This was my second read of Cormac McCarthy’s multiple award winner The Road, this month’s pick for the reading group I’ve started, of books with themes of myth and religion. Again, I found The Road a profound, moving, provocative story of the environment and human nature, told with Christian allegory. I flinched at times. At others I couldn’t stop reading until I found out what happened to the unnamed man and his son. And in the end I cried, then dried my tears and read through till the end, which some see as hopeful and others (like my husband, G. Grod) do not.
Yes, it was made into a movie, with Viggo Mortenson. It didn’t get great reviews; I don’t plan to see it. As for the book, though, there are spoilers ahead. If you haven’t yet read the book, I recommend it. Read it and come back to discuss.
A man and his young son are on the road, heading south several years after an unspecified environmental disaster:
An hour later they were on the road. He pushed the cart and both he and the boy carried knapsacks. In the knapsacks were essential things. In case they had to abandon the cart and make a run for it. Clamped to the handle of the cart was a chrome motorcycle mirror that he used to watch the road behind them. He shifted the pack higher on his shoulders and looked out over the wasted country. The road was empty. Below in the little valley the still gray serpentine of a river. Motionless and precise. Along the shore a burden of dead reeds. Are you okay? he said. The boy nodded. Then they set out along the blacktop in the gun metal light, shuffling through the ash, each the other’s world entire. (6)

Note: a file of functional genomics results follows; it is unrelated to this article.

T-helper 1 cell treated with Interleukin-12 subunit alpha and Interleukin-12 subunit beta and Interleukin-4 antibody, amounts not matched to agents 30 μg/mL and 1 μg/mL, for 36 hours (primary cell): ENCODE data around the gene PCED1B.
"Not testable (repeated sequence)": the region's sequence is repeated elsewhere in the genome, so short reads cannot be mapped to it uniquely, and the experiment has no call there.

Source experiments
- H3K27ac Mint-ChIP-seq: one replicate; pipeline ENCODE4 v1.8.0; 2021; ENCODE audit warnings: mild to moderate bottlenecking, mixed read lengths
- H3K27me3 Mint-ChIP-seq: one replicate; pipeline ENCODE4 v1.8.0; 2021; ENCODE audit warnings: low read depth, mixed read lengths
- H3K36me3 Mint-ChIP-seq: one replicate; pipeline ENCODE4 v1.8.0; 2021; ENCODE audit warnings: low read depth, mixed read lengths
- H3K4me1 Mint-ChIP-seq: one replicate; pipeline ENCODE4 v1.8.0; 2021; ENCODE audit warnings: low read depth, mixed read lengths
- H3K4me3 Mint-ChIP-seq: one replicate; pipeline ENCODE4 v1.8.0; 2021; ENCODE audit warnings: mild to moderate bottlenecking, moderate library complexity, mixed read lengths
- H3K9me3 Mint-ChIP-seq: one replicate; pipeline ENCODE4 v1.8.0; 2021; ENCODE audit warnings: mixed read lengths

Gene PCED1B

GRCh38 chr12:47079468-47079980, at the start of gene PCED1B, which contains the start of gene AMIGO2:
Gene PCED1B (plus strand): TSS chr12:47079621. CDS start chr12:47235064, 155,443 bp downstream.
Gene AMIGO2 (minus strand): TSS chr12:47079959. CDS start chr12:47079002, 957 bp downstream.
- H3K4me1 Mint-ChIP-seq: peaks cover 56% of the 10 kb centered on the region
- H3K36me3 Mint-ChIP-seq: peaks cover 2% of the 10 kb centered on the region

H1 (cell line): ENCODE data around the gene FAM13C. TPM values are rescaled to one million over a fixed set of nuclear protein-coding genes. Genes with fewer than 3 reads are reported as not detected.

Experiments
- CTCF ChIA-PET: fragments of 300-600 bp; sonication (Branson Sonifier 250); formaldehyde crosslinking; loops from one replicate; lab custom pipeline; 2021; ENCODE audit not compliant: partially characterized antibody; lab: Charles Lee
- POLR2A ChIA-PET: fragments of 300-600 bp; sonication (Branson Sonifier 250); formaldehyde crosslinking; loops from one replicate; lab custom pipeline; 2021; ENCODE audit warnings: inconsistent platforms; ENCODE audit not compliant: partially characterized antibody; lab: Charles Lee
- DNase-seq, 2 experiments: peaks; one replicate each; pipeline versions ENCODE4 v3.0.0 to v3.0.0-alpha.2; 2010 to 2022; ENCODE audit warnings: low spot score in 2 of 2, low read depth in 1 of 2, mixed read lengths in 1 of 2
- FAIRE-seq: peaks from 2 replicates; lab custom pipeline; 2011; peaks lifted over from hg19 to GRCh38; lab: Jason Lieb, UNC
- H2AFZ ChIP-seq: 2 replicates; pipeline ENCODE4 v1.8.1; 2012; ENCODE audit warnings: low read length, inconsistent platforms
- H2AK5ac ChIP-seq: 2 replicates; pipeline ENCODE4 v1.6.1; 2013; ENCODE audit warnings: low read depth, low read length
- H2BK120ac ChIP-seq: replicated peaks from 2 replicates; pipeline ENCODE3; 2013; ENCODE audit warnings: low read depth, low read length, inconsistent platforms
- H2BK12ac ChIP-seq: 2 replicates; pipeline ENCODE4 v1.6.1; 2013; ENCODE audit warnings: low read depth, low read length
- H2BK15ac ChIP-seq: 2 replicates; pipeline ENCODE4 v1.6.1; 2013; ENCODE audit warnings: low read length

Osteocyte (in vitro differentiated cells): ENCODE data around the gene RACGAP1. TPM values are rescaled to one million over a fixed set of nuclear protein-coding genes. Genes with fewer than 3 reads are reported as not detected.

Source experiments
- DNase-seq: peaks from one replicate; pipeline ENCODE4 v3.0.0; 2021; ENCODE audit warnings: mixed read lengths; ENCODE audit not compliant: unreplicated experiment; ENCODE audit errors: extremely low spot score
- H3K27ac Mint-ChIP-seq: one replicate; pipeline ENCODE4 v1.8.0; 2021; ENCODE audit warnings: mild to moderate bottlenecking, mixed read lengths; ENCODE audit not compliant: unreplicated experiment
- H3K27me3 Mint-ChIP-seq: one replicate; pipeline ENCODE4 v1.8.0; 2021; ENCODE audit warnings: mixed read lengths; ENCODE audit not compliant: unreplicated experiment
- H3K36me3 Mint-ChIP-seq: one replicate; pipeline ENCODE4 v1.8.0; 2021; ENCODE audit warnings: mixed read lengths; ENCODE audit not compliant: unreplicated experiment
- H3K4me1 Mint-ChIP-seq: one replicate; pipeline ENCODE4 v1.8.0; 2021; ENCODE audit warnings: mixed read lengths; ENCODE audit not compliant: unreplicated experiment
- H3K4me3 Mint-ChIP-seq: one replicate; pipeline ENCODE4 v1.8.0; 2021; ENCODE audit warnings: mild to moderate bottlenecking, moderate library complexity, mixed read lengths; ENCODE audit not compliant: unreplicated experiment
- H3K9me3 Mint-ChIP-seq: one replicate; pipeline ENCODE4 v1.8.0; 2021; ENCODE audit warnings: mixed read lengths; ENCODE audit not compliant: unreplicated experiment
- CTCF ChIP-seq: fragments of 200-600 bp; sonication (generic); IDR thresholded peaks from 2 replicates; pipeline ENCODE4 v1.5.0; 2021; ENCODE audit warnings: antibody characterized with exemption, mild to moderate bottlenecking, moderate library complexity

That last phrase, “each the other’s world entire” continues to awe me with how much power five words can carry. McCarthy subtly creates the near future and its slight off-ness. He doesn’t use apostrophes for the word not: didnt, wouldnt, cant. Yet he does use it for other contractions: we’re, they’re, there’s. He’ll occasionally tweak a word, as when the man uses the binoculars to “glass” the road below, to create a feeling of difference.
The first time I read the novel, I was convinced there had been a nuclear holocaust. This time, noting the references to the distant sun, I suspect a natural disaster, something like the meteor some scientists theorize brought in the Ice Age and the end of the dinosaurs.
The man and his son stumble through a ruined landscape, scavenging for canned food and fuel from the past. This raises the question of hope versus futility. If hope, then is it a good thing, or was there a reason it was what remained in the box Pandora opened? Is hope an evil, like the rest of what escaped, or is it the antidote?
I choose to believe in hope. That’s what I read into the book, though I see how McCarthy skillfully left readers to draw their own conclusions in many instances, especially the end.